I have one of those annoying ‘Web 2.0*’ job titles (Online Community Manager, y’all!) which means I’m predisposed to enjoy and understand social media. And I do, which is handy. As a digital writer type, I try my best to keep up with new social trends – much of this keeping up is done via Twitter, along with posting tweets about cheese and retweeting pretty much everything Katie Khan says.
*Any digital person worth their meta data knows that Web 2.0 is, like, totally over dude.
On Wednesday, Google announced something new and exciting – Boutiques.com. They describe the site on their official blog as “a new way to shop for fashion online”. The basic premise is that you create your own boutique, specifying your preferences in style, colour, pattern, designer and size. Google’s algorithm (what else?) analyses your choices and creates a synopsis of your style. The site is still in beta but I couldn’t wait to explore, so promptly registered and started building a boutique for A Little Bird Told Me.
First, you’re asked to choose between a series of two photos featuring apposing styles – kind of like a fashion Hot or Not. Now personally, I think Google should’ve just stopped here and let us be anonymously judgemental all day long. Although I suppose we have Lookbook.nu for that… Anyway, your preferences are totted up and you’re given your style synopsis:
My style was analysed as Casual Chic with some Classic thrown in for good measure. An excellent summary!
Next, you get to choose the things you love and hate. You filter through silhouettes, colours and patterns, then designers and sizes, choosing your favourites and ignoring those you’re not too keen on.
I have big love for a neutral palette with some bright primary colours, whereas tartan prints and empire line cuts are no nos.
When you’ve saved your choices, your boutique appears in all its glory!
The Little Bird Told Me boutique features catwalk looks and celeb outfits that match my preferences. The Blake Lively red dress and leather jacket combo is one of my favourites of the year. I also uploaded one of my own outfit shots!
You’re encouraged to share your boutique via email and Twitter and follow other boutiques you like. There’s also space to add your web address and a description of your style – all things we’re familiar with as socially savvy surfers.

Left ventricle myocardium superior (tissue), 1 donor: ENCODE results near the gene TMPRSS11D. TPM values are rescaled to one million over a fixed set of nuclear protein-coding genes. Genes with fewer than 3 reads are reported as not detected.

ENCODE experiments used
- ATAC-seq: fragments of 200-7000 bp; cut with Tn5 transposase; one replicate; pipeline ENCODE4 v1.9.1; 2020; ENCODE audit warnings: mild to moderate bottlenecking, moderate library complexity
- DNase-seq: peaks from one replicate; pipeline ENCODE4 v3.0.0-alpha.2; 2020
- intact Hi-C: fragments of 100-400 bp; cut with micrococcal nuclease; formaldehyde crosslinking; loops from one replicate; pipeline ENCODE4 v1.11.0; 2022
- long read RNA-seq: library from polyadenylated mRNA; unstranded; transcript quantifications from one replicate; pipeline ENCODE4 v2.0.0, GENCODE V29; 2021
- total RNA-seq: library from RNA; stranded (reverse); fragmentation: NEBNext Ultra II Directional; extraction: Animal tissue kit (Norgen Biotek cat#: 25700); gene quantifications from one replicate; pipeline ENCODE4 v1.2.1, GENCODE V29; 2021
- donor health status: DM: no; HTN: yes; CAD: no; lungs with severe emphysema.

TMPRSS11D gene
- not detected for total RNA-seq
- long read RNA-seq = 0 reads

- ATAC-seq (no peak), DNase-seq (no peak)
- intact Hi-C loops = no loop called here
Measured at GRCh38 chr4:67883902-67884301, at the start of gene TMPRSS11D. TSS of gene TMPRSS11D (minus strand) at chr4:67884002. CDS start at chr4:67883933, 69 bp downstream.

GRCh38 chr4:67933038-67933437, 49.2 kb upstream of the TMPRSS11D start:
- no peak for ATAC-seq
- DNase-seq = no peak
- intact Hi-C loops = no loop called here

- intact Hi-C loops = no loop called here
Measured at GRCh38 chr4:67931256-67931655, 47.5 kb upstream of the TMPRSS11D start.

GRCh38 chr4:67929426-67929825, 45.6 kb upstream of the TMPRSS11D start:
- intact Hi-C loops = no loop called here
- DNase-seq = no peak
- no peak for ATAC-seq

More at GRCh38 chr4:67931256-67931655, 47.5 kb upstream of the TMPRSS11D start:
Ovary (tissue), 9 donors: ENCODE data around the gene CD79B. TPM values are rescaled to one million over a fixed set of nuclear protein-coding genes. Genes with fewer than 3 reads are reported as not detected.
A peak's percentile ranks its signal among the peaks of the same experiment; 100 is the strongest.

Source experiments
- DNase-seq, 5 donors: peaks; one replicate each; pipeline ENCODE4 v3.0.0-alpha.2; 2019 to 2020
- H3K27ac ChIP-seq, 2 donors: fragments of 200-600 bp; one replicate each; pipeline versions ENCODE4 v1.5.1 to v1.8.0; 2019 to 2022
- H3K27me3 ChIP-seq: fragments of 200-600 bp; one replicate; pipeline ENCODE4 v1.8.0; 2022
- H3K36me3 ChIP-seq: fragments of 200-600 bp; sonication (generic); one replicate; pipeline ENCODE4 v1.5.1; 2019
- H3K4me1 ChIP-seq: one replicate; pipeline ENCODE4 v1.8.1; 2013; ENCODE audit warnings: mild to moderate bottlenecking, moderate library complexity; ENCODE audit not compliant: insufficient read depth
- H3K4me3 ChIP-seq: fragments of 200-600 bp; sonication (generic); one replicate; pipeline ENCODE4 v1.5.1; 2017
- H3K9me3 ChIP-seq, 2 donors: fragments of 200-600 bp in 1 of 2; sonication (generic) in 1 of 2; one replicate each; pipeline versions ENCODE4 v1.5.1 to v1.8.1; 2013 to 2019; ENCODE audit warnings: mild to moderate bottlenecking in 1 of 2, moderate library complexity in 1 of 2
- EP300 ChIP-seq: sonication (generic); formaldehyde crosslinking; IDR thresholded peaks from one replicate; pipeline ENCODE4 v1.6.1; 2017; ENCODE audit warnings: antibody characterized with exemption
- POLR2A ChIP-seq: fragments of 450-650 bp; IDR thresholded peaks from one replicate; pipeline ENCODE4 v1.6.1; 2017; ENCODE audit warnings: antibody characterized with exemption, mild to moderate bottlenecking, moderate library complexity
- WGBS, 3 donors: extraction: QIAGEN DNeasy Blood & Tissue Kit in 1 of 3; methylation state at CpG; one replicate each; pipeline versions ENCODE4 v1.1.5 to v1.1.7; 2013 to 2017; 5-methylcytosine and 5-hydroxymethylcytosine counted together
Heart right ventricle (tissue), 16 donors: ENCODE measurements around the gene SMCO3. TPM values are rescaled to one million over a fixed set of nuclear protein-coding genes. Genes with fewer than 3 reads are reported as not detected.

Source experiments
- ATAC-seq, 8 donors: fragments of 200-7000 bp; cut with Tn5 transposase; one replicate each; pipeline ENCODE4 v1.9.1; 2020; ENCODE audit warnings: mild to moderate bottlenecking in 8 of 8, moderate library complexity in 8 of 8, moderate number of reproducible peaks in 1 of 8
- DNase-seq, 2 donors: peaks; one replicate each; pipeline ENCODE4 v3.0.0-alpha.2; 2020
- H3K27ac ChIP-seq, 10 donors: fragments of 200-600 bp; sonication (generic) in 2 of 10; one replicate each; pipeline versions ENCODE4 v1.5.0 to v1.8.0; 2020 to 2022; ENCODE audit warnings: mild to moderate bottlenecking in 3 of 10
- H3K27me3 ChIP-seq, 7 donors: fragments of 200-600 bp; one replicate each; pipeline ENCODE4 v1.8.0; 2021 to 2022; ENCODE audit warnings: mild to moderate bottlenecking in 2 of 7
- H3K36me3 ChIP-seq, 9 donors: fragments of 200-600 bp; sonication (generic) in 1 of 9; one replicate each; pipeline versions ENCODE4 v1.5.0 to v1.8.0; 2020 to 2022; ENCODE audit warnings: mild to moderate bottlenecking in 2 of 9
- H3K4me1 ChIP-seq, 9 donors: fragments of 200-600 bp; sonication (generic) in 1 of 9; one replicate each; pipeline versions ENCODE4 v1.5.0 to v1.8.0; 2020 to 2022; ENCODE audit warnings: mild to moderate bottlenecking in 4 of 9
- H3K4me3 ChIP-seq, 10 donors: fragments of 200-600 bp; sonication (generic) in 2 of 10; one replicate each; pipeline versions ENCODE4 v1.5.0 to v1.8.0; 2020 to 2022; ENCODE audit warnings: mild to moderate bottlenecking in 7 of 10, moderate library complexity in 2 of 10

Your boutique also features items handpicked for you from online shops across the web.
The algorithm works like an extended Google search would – it shows you the most relevant results based on your extensive preferences and your style synopsis. You can ‘love’ or ‘hate’ everything that appears in your boutique and give your reasons – by doing this, you’re constantly refining your boutique results and the selection of products you see will become more and more relevant.
As you’d expect, everything in your boutique is available to buy. At the moment the products are mostly from designer brands and everything is American, but this should change when the site is launched internationally.
My favourite feature is the search function – well, this is Google. It’s something I’d expect them to get right and I think it could become integral to online fashion shopping.
I searched for ‘wool jumper’, which returned pages of results filtered by my colour, style and brand preferences.
The extended information you get when you hover over a particular piece is great – I loved this cute doggie jumper by Markus Lupfer and can imagine wearing it with those stunning silver boots and that tasty piece of arm candy.
The inspiration side bar is a key feature of the search function – I love seeing outfits modelled by real people and some of my favourite bloggers appear here, giving me even more reason to buy! The side bar also features Polyvore sets and photos from various fashion community sites.
I really enjoyed setting up my boutique. Although I seem to do everything else online, shopping is one thing I do mostly offline. I’ll happily spend hours trudging from shop to shop, but flitting between the hundreds and hundreds of online stores seems like far too much effort. Ecommerce sites like ASOS are doing great things for the ‘everything in one place’ format, but I think Boutiques.com takes the next step – hopefully in time we’ll be able to search through all our favourite high street shops, filtering out the irrelevant as we go. So next time you simply must have the perfect pair of gold platform peep toes, in that specific shade of sparkle that compliments your LBD but doesn’t outshine your new Mulberry clutch, Boutiques.com might just make them easier to track down.
Have you tried Boutiques.com yet? What do you think? It’s it a service you’d find useful or do you prefer the physical experience of searching and shopping? Tell all in the comments.